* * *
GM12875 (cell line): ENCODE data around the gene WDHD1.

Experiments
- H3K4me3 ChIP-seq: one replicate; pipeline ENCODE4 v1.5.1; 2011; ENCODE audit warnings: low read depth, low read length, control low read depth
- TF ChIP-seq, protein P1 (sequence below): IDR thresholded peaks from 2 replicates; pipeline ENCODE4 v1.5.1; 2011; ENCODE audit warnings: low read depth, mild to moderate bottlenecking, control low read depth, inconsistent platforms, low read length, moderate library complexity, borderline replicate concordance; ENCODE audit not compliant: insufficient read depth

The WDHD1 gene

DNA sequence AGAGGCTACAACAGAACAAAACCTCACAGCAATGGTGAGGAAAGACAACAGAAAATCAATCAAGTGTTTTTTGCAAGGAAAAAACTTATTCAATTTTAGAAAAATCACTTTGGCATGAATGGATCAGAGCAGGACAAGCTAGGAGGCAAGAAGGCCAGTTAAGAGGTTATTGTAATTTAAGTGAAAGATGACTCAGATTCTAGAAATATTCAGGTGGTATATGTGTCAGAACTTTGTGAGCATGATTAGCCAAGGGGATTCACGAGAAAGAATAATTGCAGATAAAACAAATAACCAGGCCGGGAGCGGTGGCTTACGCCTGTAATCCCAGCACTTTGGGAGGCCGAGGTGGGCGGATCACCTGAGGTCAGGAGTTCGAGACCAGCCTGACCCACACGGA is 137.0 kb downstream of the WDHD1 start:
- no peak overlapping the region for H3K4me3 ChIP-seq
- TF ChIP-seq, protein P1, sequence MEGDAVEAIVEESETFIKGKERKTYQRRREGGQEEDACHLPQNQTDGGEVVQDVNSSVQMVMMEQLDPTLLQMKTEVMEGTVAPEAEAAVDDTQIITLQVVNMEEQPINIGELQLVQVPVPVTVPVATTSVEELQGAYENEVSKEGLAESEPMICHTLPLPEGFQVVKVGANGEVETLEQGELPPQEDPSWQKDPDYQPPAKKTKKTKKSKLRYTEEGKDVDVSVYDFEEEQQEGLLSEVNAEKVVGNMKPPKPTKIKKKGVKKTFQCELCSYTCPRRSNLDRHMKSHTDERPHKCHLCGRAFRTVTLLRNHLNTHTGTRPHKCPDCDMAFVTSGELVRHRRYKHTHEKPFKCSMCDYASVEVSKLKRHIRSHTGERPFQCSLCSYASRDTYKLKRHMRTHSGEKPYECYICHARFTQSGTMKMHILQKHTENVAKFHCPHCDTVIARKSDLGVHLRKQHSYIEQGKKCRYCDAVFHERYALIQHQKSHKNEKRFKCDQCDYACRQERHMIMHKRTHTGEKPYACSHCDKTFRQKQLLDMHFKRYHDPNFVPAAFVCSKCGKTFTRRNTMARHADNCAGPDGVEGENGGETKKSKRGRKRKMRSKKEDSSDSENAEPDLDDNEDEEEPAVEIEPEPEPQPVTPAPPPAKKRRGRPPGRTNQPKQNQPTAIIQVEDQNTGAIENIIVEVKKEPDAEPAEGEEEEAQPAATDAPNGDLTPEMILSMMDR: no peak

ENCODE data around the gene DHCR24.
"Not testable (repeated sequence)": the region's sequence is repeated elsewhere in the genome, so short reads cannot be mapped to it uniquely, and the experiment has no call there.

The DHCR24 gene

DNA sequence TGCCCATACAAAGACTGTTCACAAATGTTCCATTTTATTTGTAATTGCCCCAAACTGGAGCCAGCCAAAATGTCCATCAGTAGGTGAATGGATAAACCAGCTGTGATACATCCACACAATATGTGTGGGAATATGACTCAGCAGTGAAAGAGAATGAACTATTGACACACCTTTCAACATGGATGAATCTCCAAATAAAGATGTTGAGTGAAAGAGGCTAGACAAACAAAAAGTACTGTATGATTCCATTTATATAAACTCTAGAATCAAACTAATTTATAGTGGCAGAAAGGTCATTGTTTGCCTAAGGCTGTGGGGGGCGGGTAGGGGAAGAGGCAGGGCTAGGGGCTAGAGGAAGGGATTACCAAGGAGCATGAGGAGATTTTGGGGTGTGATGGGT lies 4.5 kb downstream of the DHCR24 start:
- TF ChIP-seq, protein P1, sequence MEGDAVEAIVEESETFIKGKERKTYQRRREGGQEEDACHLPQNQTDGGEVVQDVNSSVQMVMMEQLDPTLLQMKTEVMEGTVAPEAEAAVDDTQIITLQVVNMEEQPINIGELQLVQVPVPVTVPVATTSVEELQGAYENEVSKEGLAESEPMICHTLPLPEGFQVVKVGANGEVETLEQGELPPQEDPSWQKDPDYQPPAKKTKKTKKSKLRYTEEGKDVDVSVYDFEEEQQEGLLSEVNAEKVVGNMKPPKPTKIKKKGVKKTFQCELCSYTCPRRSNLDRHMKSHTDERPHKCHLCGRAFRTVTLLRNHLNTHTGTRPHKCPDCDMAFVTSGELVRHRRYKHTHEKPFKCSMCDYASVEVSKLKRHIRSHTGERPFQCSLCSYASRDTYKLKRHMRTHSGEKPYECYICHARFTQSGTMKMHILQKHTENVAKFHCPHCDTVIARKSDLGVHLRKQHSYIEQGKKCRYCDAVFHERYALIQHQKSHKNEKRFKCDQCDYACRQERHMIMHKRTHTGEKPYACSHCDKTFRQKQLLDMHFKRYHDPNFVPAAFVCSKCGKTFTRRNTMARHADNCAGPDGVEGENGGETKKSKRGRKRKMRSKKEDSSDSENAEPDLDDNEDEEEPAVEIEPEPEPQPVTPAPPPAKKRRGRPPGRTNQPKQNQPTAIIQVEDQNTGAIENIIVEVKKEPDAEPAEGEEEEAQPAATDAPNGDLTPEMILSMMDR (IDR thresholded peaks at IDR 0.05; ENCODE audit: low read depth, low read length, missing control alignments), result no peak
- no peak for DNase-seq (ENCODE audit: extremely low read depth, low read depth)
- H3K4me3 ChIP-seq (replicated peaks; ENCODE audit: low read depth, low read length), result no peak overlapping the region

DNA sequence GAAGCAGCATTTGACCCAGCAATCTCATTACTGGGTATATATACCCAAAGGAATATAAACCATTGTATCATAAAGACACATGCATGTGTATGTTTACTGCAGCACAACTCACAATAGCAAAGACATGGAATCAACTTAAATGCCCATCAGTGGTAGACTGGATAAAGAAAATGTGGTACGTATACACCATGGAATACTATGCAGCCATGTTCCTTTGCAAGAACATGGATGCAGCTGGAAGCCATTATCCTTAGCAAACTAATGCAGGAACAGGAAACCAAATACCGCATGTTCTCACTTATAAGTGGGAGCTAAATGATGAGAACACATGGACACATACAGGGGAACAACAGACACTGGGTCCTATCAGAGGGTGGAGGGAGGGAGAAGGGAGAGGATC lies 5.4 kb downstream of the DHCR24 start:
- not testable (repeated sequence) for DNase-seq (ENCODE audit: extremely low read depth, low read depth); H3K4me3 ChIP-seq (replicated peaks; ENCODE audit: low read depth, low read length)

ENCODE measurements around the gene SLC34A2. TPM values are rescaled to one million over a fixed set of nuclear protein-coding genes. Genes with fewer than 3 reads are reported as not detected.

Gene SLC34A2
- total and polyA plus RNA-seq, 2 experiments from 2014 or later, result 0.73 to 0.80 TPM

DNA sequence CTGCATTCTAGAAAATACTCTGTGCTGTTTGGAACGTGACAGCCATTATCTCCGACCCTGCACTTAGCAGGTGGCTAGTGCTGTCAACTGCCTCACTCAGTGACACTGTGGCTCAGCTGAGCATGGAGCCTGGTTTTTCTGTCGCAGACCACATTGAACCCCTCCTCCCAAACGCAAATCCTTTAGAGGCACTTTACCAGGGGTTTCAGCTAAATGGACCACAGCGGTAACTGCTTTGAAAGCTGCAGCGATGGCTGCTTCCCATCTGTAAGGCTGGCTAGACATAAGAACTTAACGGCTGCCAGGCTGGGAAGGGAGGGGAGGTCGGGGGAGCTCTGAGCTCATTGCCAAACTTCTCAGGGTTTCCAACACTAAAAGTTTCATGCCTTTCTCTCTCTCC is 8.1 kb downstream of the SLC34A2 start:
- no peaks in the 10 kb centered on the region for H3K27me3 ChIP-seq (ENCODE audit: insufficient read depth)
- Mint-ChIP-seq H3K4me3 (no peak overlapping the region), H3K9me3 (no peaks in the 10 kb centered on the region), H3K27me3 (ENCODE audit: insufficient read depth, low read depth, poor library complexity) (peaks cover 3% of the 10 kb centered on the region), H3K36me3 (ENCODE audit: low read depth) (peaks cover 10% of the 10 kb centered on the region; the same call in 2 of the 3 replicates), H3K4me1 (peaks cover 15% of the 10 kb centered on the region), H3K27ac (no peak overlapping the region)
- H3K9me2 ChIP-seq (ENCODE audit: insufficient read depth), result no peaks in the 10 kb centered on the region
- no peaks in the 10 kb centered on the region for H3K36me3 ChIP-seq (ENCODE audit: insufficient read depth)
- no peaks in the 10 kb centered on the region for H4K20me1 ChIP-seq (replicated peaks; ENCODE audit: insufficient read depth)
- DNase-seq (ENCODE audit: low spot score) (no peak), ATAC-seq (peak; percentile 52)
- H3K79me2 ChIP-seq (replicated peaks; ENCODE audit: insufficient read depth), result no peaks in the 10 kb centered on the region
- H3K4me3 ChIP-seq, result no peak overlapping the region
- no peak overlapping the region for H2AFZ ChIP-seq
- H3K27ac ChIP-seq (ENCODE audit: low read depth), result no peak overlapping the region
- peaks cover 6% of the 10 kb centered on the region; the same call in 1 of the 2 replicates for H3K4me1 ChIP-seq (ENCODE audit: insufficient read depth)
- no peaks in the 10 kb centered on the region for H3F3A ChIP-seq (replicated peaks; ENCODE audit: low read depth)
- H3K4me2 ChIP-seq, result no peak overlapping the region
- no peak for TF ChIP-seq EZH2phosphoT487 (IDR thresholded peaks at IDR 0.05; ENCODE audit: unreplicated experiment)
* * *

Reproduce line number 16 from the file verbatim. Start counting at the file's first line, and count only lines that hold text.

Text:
DNA sequence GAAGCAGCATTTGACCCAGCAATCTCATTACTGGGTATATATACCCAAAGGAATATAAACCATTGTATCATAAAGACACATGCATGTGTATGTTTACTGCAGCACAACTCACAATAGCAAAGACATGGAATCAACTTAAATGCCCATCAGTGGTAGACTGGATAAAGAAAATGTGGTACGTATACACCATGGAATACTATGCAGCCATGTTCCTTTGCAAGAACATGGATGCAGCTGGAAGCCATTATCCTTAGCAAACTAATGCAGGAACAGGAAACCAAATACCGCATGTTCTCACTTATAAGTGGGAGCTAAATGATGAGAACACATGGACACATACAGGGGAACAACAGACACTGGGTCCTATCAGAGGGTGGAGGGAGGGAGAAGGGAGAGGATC lies 5.4 kb downstream of the DHCR24 start: